Posted by Janine E. Mooney, Editor
January 19, 2012
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When it comes to pedestrian traffic, safety should be the number one concern, but transportation infrastructure in the United States is built to accommodate cars, not people. This focus is putting lives at risks and the data shows it — in 2010, pedestrian fatalities rose 4.2%, and pedestrian injuries due to motor vehicle crashes increased by 19% from the previous year, according to data from the National Highway Traffic Safety Administration. With 4,280 pedestrians killed and 70,000 injured in 2010 in the U.S. alone, cities are installing technologies that will improve pedestrian safety on busy streets.
Here are four technologies on the market today that are helping save pedestrian lives. Let us know about pedestrian technologies that you’re following in the comments below.
1. Mobileye Advanced Driver Assistance System
There are a number of cross-walk-focused technologies, but we’re starting this list off with a driver-focused technology from Mobileye.
Mobileye makes advanced driver assistance systems that help drivers avoid accidents. In short, these systems warn drivers when pedestrians, bicyclists and other cars are dangerously close. Some of these technologies can even read traffic signs and alert drivers when they veer out of their lane.
The latest Mobileye 5-Series technology was unveiled at CES 2012. Deemed “the World’s first Smartphone-connected Driver Assistance System,” the 5-Series is a smartphone-connected, in-car safety device that gives drivers a little extra warning when danger is approaching.
The 5-Series line consists of a camera that mounts to the windshield, an Android app that operates via Bluetooth and an optional dash-mounted display.
Mobileye’s technology has been implemented as both optional accessories and standard fits by car manufacturers.
While crosswalks make it easier for drivers to identify where pedestrians are (or should be) crossing the street, they aren’t perfect. Distracted drivers can completely miss signage and flashing lights that denote crosswalks.
Belgium-based Traficon manufactures several traffic technologies, including a number of cameras that also detect the presence of pedestrians and dynamically control traffic lights.
Traficon’s SafeWalk detects waiting pedestrians within a defined detection zone and manages traffic lights so that they are optimized for keeping vehicle and pedestrian traffic moving in harmony. When it detects waiting pedestrians, it activates the green time for the pedestrian, and when no pedestrians are present, it maintains a steady flow of vehicle traffic and holds the red time for pedestrian traffic.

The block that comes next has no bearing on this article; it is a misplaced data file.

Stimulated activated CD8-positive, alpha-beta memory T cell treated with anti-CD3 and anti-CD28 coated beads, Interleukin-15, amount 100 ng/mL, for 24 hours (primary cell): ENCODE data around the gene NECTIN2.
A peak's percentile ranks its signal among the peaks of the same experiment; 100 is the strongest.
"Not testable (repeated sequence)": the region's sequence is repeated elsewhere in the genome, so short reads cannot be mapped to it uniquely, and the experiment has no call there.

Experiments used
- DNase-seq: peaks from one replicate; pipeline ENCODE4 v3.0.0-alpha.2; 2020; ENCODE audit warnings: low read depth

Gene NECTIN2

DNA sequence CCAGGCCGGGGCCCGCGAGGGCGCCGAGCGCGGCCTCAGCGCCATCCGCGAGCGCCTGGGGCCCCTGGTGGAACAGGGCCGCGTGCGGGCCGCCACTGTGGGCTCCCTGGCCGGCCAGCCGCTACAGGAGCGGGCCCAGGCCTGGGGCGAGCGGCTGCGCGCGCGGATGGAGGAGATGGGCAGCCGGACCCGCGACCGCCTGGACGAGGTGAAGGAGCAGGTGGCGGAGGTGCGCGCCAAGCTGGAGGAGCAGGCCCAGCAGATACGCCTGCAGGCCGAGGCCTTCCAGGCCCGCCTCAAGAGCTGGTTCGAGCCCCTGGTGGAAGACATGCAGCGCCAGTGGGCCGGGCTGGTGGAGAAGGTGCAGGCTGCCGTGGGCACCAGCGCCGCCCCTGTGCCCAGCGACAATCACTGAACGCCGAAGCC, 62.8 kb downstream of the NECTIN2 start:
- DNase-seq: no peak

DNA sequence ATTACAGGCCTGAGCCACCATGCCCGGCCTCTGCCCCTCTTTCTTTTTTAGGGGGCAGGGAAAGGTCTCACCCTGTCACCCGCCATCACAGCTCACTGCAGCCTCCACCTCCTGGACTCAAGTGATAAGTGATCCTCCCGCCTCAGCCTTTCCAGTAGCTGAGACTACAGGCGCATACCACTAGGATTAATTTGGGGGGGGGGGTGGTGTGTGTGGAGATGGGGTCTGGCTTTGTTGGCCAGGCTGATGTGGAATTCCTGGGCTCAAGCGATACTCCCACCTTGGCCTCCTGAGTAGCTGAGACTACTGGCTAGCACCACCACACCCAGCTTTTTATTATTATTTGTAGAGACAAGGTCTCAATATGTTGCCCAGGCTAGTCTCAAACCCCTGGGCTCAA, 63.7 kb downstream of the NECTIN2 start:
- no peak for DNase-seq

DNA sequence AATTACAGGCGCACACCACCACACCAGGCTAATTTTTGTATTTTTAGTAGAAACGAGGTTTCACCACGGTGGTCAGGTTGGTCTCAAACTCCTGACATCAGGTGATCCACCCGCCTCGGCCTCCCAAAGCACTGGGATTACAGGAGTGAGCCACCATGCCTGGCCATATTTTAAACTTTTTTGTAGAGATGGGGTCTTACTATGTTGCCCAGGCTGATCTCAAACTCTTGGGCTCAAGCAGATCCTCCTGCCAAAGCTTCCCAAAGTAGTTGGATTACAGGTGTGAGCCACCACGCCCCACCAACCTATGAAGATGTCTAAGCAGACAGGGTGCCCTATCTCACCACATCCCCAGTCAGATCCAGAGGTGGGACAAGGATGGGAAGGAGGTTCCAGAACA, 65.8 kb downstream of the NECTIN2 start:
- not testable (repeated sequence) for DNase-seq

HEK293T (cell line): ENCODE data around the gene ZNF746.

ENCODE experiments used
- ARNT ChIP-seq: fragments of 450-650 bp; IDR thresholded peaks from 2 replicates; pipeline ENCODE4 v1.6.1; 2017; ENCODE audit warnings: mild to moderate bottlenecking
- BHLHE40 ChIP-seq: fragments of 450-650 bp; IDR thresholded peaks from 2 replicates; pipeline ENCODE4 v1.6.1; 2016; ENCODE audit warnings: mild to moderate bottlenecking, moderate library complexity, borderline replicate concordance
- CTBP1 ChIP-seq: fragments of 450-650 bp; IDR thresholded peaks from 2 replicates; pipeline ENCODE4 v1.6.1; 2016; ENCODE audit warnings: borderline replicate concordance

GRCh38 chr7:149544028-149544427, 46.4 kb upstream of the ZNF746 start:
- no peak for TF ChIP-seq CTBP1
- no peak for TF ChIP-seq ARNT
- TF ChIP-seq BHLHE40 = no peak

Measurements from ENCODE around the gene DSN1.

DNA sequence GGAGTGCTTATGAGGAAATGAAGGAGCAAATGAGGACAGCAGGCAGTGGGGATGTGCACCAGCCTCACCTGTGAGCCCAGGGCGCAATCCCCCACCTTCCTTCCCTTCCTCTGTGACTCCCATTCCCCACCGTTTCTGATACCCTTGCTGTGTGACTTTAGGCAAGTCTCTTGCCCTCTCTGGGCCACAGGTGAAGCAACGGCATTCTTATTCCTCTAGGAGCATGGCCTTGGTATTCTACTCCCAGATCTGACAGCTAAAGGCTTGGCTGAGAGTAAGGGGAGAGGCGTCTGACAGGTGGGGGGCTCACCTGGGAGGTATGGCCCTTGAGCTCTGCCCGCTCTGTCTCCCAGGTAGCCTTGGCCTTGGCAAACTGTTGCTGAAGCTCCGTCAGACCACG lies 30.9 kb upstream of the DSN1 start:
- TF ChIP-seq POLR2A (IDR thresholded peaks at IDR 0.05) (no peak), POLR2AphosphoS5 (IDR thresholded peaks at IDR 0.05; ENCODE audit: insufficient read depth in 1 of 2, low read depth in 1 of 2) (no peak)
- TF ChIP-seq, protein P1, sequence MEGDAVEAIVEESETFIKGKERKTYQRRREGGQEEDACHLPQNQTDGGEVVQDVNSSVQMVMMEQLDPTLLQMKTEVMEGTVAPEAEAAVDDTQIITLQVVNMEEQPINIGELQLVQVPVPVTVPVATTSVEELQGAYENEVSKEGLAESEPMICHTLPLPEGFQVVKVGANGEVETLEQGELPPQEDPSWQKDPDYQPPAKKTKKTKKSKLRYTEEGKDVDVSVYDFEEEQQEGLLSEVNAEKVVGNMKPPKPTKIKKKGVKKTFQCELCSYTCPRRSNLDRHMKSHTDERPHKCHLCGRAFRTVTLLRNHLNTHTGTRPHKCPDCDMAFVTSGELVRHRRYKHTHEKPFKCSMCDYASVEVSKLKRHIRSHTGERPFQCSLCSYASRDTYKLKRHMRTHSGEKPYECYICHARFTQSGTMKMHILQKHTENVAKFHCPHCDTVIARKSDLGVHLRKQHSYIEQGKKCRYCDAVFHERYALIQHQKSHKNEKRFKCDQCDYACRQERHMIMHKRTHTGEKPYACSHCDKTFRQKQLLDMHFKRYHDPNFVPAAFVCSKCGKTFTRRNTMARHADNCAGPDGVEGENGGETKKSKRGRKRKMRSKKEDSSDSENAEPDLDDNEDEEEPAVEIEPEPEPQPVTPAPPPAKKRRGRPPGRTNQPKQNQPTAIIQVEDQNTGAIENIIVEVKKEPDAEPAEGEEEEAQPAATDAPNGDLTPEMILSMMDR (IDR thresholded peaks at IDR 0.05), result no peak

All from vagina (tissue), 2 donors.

Likewise, Traficon’s C-Walk pedestrian detector focuses on detecting pedestrians already in the crosswalk — it then extends the green time for the pedestrian and delays the green time for vehicles, maintaining a safer environment for everyone.
3. Traffic Tech Pedestrian Switch Pads
Cameras are one way to detect pedestrians, and Australia-based Traffic Tech has another solution: pressure-sensitive pedestrian switch pads.
The tactile pads are super thin — just 3.5 mm tall with a 1.5 mm lip — and ideal for adhering to existing pedestrian ramps. The pad is meant to act as a supplemental call button and also works to cancel a call request if the pad is vacated, thus keeping auto traffic moving.
This same technology can be used to determine the presence of bicycles or cars, and it has been used in drive-through windows at restaurants to detect approaching cars.
Because each bump on the pad contains a high-sensitivity switch, the pedestrian’s direction of movement can be determined. In the case of its usage for pedestrian crosswalks, the switch pad can determine whether a person is entering or exiting the crosswalk.
The downfall with this technology, though, is that it depends on pedestrians stepping on the switch pad. Cities looking to install this technology should make sure that they are optimally placed so that pedestrians so indeed step on them and trigger the signal.
4. Kapten Plus Pedestrian GPS
Those who are blind or visually-impaired are even more at-risk for pedestrian accidents, having the added complication of walking on the streets without the ability to read signs or see traffic signals.
Kapten Plus is a voice-controlled GPS unit specifically designed for blind or visually-impaired pedestrians. It helps users locate themselves or navigate cities, locating intersections and giving directions, based on the final destination. For large cities, it also integrates public transportation routes, including train, subway and bus directions.
The GPS unit can also be used as a discovery tool — when a user doesn’t have a specific destination in mind, he or she can use it to freely navigate streets.
The device also has the ability to save a user’s favorite or key locations — such as home, work, bus station and doctor’s office.
When the user is not navigating the streets, he or she can also use the MP3 player or FM radio for entertainment. It’s a nifty device for pedestrians with limited or no sight.
Posted by Janine E. Mooney, Editor
January 19, 2012